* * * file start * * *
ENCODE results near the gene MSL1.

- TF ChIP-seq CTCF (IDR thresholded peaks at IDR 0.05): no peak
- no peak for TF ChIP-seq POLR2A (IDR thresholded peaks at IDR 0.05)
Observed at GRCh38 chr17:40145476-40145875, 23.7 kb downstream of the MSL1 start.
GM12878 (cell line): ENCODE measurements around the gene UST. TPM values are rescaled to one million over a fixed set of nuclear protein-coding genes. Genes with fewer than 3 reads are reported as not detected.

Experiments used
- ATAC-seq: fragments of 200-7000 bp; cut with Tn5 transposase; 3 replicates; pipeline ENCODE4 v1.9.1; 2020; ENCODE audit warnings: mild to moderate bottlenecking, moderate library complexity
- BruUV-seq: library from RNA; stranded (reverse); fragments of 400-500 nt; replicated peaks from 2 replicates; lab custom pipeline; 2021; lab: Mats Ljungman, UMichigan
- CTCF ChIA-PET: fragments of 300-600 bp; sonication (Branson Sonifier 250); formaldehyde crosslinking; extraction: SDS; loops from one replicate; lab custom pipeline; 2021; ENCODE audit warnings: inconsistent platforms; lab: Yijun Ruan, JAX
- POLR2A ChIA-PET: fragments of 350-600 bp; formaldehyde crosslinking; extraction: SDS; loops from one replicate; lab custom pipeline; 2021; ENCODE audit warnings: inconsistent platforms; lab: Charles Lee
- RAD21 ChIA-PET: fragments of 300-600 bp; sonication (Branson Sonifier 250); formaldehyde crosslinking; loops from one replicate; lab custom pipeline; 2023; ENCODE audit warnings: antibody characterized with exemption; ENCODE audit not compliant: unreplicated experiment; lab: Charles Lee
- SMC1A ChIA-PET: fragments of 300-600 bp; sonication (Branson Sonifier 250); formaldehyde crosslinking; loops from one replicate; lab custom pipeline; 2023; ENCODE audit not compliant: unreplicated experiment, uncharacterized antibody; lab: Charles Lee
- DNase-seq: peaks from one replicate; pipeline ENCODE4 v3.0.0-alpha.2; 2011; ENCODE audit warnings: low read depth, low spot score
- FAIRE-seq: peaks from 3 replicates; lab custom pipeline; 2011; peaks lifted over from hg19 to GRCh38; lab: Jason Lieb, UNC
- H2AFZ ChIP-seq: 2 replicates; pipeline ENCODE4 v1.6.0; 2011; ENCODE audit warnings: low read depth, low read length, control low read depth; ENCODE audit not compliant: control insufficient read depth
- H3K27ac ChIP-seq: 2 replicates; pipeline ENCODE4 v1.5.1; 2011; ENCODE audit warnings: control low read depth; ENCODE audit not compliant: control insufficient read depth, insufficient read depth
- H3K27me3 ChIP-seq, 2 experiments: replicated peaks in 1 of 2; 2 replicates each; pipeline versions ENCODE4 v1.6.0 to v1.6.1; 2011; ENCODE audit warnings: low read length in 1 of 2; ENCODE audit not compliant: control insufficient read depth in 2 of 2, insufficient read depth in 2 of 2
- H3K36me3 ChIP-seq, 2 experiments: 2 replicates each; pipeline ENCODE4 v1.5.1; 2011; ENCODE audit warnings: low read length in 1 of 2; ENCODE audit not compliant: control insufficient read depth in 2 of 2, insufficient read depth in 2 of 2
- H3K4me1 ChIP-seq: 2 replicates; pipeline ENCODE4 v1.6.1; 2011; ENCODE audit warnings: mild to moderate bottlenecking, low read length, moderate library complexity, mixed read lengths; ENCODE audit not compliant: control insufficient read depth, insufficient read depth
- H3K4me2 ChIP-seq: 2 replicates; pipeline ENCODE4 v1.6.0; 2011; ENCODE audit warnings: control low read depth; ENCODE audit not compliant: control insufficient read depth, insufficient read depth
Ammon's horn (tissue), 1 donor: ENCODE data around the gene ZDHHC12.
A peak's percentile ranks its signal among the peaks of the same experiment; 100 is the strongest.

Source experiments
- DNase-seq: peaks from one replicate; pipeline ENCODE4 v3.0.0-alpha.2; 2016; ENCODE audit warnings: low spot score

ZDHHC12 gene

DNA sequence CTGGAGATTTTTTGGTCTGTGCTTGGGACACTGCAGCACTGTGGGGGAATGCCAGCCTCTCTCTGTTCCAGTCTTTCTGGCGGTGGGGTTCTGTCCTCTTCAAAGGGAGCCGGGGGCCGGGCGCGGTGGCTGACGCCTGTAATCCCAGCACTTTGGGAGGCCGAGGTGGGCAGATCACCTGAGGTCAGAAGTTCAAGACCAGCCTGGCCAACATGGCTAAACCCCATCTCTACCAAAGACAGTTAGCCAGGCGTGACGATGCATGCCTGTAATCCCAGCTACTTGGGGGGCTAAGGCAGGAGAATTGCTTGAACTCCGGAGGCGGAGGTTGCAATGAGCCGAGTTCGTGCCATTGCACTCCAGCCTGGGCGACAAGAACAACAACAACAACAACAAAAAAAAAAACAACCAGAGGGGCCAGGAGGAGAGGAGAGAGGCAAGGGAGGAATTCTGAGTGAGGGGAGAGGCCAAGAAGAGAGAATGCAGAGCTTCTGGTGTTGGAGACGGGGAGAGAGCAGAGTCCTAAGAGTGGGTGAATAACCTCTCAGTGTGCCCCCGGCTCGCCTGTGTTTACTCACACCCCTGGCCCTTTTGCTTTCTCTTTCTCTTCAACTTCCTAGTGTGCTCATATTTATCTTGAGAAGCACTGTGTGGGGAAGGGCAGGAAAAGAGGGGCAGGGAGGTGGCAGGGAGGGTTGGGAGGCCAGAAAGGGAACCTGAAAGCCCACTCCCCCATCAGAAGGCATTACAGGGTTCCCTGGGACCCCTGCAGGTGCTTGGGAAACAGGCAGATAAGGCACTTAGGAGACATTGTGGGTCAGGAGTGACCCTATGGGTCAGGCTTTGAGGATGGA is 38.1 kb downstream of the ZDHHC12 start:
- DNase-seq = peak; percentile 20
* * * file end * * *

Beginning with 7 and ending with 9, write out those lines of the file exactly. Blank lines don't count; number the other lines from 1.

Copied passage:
- ATAC-seq: fragments of 200-7000 bp; cut with Tn5 transposase; 3 replicates; pipeline ENCODE4 v1.9.1; 2020; ENCODE audit warnings: mild to moderate bottlenecking, moderate library complexity
- BruUV-seq: library from RNA; stranded (reverse); fragments of 400-500 nt; replicated peaks from 2 replicates; lab custom pipeline; 2021; lab: Mats Ljungman, UMichigan
- CTCF ChIA-PET: fragments of 300-600 bp; sonication (Branson Sonifier 250); formaldehyde crosslinking; extraction: SDS; loops from one replicate; lab custom pipeline; 2021; ENCODE audit warnings: inconsistent platforms; lab: Yijun Ruan, JAX